The lyrics though strange offered had sprinklings of English enough for us to sing about the “politics of the belly”, a spoof on the minority “haves” who deprive the majority “have-nots” of the national cake. This was one 90-minute set of Kalahari-flavoured jazz blues, Afro pop/reggae fusion and exotic African rhythms. Honestly, it should have benefitted from less pretentious revellers and strict admission to music purists!

Kampala1ne managed to grab Elemotho backstage while he had his dinner to offer more insights into his distinct brand of award-winning music.

What has this tour taught you about Africa?

We have been on the road for three months and we are catching a 4am flight to Lesotho tomorrow (Sunday). We have 30 concerts in total and for me this is more exciting than the prize money that comes with winning the RFI/ France 24 Discoveries Award. We live on an amazing continent, so much to see despite the numerous travel restrictions. Of course there’s the distribution deal with the UK-based Arc Music Productions to be grateful for. My three albums will be availed to a global audience in a hassle-free way.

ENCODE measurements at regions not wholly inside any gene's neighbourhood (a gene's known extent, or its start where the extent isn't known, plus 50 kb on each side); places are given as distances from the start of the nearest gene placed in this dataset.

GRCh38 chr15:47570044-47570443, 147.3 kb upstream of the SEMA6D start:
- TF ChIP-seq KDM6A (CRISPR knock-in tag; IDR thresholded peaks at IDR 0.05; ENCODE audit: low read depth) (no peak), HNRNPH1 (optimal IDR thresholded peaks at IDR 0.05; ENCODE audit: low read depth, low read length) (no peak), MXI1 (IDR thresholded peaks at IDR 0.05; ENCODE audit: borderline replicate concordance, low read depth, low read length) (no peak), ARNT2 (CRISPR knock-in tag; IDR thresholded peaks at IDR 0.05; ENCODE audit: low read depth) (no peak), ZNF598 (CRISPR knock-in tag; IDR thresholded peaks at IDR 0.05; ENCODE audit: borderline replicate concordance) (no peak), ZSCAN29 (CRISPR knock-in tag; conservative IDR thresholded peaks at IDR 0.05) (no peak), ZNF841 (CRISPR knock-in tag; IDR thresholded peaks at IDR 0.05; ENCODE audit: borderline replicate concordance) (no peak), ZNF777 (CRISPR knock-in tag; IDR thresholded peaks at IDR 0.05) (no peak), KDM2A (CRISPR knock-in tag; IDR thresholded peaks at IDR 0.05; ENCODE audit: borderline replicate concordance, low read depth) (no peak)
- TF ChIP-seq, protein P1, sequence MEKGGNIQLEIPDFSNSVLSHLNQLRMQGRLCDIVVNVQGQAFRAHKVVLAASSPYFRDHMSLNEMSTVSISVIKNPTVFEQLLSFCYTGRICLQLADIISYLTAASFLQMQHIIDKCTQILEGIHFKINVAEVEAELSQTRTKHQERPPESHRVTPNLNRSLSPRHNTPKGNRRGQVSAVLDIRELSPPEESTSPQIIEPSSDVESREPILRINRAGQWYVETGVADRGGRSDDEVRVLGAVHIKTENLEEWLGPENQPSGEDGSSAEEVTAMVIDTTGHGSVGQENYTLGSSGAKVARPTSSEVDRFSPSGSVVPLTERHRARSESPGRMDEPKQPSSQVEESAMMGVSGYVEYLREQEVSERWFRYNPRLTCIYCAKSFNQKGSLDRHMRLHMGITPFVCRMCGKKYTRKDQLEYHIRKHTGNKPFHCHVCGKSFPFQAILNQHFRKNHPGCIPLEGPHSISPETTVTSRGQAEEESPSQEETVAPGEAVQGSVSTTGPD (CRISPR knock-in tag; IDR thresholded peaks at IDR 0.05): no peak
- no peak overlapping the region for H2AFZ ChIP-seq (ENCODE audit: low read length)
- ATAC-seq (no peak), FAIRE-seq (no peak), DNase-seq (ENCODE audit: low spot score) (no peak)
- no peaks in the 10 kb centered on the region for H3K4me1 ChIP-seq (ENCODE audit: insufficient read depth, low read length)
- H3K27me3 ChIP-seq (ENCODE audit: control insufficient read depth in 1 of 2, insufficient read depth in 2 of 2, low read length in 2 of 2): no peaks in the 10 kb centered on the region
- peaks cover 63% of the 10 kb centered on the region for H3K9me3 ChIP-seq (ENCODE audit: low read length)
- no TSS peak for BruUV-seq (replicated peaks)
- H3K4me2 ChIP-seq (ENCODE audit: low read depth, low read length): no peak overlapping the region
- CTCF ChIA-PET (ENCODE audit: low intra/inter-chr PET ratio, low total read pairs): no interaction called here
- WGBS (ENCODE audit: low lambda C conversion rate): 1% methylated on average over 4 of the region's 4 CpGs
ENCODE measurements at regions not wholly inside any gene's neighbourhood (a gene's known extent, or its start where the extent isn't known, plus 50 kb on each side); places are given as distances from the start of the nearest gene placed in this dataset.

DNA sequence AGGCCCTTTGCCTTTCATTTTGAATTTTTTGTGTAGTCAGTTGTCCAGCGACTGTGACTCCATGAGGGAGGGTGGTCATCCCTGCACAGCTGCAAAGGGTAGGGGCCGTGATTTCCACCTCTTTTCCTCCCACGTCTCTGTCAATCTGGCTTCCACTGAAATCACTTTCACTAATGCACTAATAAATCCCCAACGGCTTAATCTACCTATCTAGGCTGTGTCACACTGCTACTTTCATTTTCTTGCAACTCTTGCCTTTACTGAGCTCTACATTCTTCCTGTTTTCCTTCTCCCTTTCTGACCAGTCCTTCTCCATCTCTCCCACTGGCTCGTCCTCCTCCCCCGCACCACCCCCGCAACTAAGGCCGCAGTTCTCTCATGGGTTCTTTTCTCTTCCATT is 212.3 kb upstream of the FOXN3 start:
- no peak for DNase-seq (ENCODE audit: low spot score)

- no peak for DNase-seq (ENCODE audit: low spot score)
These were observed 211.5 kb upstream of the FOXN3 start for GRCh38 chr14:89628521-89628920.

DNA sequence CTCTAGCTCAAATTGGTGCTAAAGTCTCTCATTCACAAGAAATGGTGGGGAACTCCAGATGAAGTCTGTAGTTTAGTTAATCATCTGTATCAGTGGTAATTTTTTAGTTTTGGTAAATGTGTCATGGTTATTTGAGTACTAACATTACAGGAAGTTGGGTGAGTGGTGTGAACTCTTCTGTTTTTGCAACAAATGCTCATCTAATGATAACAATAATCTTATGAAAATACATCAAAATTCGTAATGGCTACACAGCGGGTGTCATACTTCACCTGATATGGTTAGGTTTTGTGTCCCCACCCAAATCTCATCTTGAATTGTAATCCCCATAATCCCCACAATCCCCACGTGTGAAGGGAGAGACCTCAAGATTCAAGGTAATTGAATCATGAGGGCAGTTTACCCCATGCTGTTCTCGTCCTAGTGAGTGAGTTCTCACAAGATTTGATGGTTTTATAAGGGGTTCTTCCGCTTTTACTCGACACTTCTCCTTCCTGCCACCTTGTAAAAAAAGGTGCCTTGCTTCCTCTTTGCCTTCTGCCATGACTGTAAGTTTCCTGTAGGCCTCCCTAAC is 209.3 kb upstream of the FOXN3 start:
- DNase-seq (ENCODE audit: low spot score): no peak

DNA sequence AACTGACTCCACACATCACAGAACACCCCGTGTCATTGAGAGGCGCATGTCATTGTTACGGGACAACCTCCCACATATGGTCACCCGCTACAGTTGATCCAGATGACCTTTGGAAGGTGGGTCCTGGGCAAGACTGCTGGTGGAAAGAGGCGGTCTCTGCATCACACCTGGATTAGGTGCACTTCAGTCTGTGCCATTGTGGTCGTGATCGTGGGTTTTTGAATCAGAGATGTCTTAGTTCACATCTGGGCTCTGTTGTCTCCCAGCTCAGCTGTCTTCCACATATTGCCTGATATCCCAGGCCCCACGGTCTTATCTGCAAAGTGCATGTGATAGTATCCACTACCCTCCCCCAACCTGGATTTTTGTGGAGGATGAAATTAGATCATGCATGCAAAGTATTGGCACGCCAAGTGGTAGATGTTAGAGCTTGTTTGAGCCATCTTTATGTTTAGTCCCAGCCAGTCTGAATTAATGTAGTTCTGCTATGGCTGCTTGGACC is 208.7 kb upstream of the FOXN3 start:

Don’t you feel a “Discovery” award is a little condescending? It sort of paints the picture that you were “unknown” up until you were “discovered”… 

I choose to see it differently in terms of the doors it opens for you as an artiste. The award gave us access on Canal Plus, which is a tough TV outlet to penetrate. Then there is travelling to Africa in a promo tour to the point of freaking out but it is “all good”. I got more than what I wanted.

Elemotho hangs out with Ugandan songster backstage

Elemotho hangs out with Ugandan songster Suzan Anique backstage

Your set was minimalistic compared to your previous concert here in June 2009 at the Bayimba International Festival of the Arts. Did you ever worry that it would affect how audiences responded to a mostly acoustic delivery?